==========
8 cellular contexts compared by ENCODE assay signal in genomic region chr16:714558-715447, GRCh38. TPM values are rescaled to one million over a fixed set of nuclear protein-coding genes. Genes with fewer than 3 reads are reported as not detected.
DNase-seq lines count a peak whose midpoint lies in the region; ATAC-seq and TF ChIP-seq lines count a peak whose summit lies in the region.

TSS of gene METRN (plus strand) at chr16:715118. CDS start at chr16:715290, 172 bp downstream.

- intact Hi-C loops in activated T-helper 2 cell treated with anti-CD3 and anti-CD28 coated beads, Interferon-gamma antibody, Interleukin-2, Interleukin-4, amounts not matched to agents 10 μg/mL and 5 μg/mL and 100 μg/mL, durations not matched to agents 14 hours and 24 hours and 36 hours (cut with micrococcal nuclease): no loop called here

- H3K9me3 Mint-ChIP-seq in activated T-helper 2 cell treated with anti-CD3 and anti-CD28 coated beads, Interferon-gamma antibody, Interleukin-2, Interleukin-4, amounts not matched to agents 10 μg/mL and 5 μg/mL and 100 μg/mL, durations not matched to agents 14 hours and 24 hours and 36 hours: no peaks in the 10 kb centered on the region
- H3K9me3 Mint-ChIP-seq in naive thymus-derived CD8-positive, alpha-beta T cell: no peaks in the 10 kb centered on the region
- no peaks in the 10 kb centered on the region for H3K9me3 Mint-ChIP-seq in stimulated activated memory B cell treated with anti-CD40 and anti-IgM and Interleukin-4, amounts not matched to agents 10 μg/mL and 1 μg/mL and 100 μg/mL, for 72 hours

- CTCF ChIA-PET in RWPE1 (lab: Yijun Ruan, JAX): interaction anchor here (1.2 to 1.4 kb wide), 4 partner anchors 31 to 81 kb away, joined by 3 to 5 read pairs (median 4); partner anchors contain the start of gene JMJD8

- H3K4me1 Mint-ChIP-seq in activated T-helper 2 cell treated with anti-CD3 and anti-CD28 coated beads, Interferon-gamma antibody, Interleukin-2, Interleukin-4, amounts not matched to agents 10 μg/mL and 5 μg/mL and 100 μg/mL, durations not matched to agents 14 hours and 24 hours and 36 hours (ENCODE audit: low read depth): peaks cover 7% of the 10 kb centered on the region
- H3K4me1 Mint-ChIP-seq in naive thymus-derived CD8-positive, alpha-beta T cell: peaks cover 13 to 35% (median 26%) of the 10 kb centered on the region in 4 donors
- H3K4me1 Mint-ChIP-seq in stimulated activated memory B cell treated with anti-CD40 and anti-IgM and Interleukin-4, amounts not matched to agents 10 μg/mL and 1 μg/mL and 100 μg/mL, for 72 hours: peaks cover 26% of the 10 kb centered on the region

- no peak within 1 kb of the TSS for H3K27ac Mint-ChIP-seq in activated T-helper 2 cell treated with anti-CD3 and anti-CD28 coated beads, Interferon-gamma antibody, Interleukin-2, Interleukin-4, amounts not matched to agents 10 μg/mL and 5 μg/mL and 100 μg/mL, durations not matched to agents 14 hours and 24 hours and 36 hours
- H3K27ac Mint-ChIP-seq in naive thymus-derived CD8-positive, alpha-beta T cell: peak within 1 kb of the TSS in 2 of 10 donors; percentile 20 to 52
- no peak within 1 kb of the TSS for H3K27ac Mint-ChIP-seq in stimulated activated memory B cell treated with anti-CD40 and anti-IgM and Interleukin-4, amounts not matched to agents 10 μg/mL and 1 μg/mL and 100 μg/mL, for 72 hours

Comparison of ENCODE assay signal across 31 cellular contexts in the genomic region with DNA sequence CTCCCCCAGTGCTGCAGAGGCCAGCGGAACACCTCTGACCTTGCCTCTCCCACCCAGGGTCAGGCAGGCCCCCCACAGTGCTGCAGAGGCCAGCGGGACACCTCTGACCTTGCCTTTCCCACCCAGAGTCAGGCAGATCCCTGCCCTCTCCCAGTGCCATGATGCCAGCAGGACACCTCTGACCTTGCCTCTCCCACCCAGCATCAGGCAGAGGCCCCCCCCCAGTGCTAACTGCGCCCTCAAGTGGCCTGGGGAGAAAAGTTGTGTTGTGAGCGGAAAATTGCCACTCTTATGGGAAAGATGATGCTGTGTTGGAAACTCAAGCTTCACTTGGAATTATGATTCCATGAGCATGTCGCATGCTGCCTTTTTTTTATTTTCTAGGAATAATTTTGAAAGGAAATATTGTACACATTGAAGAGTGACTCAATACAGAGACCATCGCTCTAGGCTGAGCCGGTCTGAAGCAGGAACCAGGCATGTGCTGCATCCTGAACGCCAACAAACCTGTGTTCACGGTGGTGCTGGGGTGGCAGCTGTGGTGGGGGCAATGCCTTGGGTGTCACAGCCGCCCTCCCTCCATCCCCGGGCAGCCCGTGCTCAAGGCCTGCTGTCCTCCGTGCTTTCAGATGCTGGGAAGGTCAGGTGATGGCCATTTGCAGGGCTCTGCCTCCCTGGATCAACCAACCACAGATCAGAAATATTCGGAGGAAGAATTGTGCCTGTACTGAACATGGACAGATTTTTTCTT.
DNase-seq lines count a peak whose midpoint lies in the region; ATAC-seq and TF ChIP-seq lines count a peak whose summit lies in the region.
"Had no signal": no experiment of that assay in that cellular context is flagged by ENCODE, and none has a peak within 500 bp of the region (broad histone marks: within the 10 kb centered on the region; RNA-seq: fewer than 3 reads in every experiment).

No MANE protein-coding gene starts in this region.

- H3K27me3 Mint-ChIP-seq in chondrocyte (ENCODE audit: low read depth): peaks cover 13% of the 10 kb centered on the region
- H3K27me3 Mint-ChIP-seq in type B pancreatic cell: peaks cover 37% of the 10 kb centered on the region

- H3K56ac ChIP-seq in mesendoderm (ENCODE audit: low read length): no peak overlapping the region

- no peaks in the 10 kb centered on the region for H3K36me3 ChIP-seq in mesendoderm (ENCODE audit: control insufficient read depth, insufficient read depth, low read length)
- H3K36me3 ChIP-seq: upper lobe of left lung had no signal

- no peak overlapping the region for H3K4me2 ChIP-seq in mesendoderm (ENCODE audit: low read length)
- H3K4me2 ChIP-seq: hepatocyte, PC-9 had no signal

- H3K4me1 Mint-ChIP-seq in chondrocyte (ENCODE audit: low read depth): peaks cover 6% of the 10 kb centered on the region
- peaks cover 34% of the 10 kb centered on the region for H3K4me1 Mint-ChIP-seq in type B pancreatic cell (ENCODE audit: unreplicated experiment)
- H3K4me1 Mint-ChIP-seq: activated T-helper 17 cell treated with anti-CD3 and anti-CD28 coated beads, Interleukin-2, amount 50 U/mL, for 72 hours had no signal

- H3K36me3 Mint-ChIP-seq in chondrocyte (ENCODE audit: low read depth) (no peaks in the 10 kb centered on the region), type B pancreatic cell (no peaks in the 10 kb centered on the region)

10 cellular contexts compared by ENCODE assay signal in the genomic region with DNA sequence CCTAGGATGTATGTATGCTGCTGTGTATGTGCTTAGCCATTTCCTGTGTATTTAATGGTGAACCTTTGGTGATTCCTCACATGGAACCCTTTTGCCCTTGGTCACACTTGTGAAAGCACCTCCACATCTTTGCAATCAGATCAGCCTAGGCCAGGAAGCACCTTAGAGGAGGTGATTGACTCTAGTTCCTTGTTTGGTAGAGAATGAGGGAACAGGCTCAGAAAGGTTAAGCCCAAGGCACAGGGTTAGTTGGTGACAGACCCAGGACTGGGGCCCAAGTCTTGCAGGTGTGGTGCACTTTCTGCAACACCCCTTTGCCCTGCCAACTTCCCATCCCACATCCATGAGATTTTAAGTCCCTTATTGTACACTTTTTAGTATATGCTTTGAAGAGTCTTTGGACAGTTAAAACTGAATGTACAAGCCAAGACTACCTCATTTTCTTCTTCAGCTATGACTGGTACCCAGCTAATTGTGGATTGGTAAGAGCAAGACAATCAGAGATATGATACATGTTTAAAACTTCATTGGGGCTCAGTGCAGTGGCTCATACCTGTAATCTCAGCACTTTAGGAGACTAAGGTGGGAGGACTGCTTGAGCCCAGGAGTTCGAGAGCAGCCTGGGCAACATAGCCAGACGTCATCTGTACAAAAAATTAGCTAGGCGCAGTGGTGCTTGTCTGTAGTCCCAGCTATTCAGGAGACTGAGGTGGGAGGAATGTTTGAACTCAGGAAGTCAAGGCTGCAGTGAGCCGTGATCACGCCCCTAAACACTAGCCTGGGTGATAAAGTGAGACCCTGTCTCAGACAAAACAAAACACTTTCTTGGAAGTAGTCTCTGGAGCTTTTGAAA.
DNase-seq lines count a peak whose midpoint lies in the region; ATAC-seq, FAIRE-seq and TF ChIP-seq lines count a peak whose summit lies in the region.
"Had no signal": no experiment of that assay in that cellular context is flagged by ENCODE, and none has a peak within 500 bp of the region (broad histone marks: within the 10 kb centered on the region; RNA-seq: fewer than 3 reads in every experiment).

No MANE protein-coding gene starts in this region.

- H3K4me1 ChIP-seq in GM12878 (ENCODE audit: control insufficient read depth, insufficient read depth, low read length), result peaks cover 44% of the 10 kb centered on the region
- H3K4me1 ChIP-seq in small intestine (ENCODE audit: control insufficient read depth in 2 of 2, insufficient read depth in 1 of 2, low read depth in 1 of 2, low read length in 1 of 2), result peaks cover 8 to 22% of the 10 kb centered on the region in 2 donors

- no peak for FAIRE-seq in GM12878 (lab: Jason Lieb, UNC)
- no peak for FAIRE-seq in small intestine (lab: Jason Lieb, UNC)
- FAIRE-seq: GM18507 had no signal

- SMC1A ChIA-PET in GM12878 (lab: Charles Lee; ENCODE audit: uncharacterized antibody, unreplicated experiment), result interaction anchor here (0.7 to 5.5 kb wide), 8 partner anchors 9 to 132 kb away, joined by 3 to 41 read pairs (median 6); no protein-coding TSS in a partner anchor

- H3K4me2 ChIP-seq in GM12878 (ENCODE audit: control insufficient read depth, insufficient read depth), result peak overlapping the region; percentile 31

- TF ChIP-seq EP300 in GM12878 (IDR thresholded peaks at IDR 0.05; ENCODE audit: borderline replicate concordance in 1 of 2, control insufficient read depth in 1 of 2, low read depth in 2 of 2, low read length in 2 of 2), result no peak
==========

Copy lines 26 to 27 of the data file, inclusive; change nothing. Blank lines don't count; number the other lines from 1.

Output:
- H3K4me1 Mint-ChIP-seq in chondrocyte (ENCODE audit: low read depth): peaks cover 6% of the 10 kb centered on the region
- peaks cover 34% of the 10 kb centered on the region for H3K4me1 Mint-ChIP-seq in type B pancreatic cell (ENCODE audit: unreplicated experiment)